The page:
Beaver Dam and sheriff still negotiating Spillman project

February 24, 2017 GMT

Dodge County Sheriff Dale Schmidt is only two communities away from creating a county-wide records management system for law enforcement. One of the two communities is Beaver Dam.

Dodge County agreed to replace New World, its public safety record management system, to Spillman Technology in the fall of 2015.

Spillman will provide computer hardware, software, maintenance services and support services for a little more than $1 million. The system will be used for dispatch, corrections and records management. It has been a hope for the police and the sheriff’s office for many years. The system will not go live until Jan. 1, with payments being made on three dates while the system is put in place.

But Beaver Dam and Theresa still have not agreed to become part of the county-wide system, Dodge County Sheriff Dale Schmidt said at the county board meeting Wednesday.

“The annual maintenance fee is about $130,000,” Schmidt wrote in a letter to the board. “This annual maintenance fee is in line with previous fees for similar systems and had we continued with New World that annual maintenance fee would also be nearing that dollar amount.”

Fifteen of the 17 agencies in Dodge County have signed on.

“As part of those negotiations, the city of Beaver Dam has requested that future maintenance, beginning in 2019, be paid from Dodge County sales tax,” Schmidt said. “These negotiations are ongoing.”

The Dodge County Board voted 19 to 10 against using more than $29,000 from the sales tax to go toward the maintenance of the program. Many board members said the sales tax was meant to be used for building projects, and not for something like maintenance of a software package.

Police Chief John Kreuziger said the city of Beaver Dam does not have a problem paying its fair share, but finds problems with the maintenance and training fees that have been suggested.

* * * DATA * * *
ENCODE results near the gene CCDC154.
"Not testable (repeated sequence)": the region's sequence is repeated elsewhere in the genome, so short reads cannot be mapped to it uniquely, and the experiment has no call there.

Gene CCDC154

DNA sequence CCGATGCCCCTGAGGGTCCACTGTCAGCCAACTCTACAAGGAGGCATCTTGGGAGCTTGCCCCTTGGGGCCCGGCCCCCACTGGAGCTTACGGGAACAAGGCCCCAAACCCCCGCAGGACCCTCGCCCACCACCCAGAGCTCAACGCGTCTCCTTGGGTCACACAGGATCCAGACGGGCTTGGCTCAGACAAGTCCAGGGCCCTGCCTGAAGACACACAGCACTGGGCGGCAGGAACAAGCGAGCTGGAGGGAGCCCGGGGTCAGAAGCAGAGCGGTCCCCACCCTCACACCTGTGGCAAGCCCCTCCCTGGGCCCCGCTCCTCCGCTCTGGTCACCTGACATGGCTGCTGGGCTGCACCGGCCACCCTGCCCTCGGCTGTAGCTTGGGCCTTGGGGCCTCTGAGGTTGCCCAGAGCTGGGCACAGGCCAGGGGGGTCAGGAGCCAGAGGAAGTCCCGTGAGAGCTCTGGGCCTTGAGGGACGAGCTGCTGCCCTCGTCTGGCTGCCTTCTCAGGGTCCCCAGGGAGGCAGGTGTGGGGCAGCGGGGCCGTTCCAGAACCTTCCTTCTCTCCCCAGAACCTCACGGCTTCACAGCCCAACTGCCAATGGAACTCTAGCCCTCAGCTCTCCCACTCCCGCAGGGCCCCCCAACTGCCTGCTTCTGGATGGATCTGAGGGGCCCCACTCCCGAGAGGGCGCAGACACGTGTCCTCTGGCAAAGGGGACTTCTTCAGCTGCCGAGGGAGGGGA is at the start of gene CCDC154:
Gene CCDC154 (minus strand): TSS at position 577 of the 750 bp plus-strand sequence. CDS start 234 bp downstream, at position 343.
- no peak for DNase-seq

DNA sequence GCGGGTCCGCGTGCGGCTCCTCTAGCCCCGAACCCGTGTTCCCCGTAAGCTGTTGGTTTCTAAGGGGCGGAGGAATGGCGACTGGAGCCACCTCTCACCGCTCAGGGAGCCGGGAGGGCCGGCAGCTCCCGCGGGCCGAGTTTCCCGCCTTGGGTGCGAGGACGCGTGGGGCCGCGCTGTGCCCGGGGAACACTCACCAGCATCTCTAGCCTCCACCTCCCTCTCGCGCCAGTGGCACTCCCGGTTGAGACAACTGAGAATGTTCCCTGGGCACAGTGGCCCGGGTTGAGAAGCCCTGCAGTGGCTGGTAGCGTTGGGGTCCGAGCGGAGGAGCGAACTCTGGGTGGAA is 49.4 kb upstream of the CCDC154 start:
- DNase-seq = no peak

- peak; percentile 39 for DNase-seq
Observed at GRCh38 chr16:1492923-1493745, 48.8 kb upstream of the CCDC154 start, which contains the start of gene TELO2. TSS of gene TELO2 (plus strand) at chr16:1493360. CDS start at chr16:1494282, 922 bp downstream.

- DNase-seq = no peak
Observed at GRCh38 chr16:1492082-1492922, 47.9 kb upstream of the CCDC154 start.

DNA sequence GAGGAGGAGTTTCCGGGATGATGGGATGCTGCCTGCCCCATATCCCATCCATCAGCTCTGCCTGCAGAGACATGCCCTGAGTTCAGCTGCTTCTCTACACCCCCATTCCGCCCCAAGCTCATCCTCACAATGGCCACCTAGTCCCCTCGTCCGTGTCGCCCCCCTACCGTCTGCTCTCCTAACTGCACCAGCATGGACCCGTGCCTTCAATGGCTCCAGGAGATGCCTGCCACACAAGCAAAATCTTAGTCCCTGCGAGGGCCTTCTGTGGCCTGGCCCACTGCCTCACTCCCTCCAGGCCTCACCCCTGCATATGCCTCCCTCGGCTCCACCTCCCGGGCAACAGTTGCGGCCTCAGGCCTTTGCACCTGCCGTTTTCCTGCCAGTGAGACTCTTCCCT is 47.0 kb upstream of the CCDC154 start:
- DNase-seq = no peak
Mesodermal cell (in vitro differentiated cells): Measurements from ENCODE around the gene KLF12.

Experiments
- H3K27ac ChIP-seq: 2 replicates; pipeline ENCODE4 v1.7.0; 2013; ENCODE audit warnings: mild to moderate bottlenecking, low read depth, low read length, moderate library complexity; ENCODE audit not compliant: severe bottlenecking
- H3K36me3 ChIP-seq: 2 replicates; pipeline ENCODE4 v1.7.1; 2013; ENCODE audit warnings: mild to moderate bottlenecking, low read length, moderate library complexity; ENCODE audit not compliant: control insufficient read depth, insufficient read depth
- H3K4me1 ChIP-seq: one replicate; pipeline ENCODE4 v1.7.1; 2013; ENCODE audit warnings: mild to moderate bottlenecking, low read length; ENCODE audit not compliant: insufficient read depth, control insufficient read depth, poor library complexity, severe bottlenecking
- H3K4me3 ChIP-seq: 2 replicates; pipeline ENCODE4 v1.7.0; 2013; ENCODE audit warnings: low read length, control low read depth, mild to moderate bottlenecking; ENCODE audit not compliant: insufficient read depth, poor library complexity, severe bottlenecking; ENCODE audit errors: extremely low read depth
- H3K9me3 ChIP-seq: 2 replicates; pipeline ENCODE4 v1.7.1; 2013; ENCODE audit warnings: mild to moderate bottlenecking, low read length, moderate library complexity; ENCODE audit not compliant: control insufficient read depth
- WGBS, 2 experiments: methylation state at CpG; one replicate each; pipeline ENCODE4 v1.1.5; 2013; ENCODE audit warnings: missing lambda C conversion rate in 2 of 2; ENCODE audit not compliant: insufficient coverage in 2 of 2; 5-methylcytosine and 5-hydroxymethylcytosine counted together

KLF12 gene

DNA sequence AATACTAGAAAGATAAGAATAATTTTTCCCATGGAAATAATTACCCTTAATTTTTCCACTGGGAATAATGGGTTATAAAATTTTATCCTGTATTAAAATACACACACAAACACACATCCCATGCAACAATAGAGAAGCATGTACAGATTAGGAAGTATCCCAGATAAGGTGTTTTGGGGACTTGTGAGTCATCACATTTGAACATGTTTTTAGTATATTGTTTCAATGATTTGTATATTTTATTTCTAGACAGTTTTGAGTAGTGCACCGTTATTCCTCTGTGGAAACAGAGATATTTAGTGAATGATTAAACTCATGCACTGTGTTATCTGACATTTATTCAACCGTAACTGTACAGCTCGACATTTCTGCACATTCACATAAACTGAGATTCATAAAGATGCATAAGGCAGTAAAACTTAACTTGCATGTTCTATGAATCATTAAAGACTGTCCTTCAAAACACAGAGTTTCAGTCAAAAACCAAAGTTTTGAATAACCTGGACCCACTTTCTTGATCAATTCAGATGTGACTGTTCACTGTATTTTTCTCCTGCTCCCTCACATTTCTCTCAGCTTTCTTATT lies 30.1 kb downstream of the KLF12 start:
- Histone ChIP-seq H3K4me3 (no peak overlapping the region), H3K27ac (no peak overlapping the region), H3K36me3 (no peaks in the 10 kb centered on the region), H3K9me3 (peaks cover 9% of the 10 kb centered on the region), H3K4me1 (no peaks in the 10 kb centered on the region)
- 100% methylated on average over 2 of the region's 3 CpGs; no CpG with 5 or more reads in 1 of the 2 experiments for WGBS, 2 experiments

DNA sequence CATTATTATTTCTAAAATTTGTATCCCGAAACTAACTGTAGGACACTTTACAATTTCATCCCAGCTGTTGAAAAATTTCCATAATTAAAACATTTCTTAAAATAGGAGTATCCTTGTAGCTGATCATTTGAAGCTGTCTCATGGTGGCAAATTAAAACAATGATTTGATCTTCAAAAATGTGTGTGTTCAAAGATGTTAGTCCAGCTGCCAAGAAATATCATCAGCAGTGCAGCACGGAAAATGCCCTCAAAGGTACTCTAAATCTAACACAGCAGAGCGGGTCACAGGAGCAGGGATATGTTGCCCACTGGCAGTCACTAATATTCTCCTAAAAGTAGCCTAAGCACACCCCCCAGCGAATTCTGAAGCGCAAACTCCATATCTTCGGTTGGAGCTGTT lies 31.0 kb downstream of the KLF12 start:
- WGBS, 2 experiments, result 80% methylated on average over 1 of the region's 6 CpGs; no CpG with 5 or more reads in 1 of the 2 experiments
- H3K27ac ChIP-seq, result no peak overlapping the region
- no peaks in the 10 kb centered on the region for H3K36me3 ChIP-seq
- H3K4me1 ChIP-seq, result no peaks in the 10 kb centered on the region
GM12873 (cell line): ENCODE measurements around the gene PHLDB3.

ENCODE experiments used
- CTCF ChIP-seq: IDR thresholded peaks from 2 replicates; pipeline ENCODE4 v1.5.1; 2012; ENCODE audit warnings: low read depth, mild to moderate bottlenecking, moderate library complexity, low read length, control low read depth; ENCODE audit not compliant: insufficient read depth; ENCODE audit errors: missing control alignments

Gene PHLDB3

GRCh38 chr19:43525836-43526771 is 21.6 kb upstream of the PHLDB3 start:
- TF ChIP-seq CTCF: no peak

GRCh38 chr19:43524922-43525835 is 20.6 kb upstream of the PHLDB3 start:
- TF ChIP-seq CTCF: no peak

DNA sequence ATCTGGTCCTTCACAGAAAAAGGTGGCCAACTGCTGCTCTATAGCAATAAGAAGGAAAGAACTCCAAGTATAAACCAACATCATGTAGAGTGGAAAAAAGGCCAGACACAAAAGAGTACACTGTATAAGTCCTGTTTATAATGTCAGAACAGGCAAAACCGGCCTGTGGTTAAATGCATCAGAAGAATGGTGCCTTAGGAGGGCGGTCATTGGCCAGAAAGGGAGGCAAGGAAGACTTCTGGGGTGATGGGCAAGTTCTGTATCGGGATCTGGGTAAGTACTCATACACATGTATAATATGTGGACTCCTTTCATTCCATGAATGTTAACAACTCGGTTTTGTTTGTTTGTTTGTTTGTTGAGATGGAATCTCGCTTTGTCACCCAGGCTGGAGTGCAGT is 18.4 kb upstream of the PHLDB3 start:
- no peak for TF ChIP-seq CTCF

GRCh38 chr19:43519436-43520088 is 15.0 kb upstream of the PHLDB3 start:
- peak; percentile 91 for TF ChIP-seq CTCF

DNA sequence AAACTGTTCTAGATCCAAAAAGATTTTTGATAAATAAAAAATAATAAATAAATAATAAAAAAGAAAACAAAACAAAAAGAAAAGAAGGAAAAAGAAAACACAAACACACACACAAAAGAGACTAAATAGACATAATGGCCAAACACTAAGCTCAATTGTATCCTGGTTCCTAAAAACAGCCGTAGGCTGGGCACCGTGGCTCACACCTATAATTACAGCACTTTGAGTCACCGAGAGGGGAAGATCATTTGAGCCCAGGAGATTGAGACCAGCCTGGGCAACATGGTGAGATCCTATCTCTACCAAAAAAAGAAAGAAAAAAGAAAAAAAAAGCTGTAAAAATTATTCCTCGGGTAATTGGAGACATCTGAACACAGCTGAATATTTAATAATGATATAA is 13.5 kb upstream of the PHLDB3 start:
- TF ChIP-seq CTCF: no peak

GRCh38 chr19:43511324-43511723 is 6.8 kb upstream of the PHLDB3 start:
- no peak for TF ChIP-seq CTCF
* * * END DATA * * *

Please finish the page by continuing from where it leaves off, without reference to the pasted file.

Kreuziger said that Schmidt has been meeting with him, BD Mayor Tom Kennedy and BD city attorney Maryann Schacht.

“There is nothing wrong with the software,” Kreuziger said. “It will be good for Dodge County.”

Kreuziger said that Beaver Dam has used New World in its squads for the last few years and still uses its old record management program at $7,000 per year after hearing about concerns about the New World program.

Installation of New World in Dodge County began in summer 2013, replacing a system that had been used since 2000. Complaints about the software began before the system was fully implemented. Many updates have caused additional problems.

The training that is scheduled will cost all the municipalities $52,000 with full-time department employees costing $720 and part-time employees costing $360. Employees who work part-time for other agencies are not required to do so twice.

Beaver Dam has 37 full-time employees who would need to be trained at a cost of $26,640. Kreuziger said 13 of the Beaver Dam officers also work part-time for other agencies in Dodge County but there is nothing written in the contract about payment back to Beaver Dam.

“He thinks it is my responsibility to go back to the part-time agencies and work out an agreement,” Kreuziger said.

He was also told that they couldn’t just send a few officers there to learn the program, Kreutiger said.

“He wants to make sure everyone gets training first in order to get it right,” Kreuziger said.

“We have New World in our patrol vehicles,” Kreuziger said. “However, with all the New World problems we did not want to convert all our old records over to New World, so we kept Cisco (for that purpose only).”

For New World, Beaver Dam would have had to pay $4,350 in 2016-’17. The fee for Spillman would be $14,280.

In 2019 and subsequent years each department will be charged $280 per computer, with Beaver Dam having 57 computers.

“Without knowing what will happen with this software, we will have to keep Cisco up and running,” Kreutziger said. “It’s $7,000 (half) to keep our current system.”

“We want to work out an agreement on the training and maintenance costs,” Kreutziger said. “We have to be good stewards of the taxpayer money to negotiate a fair agreement.”

Both the sheriff and the police chief said they will be meeting in the future to discuss the program.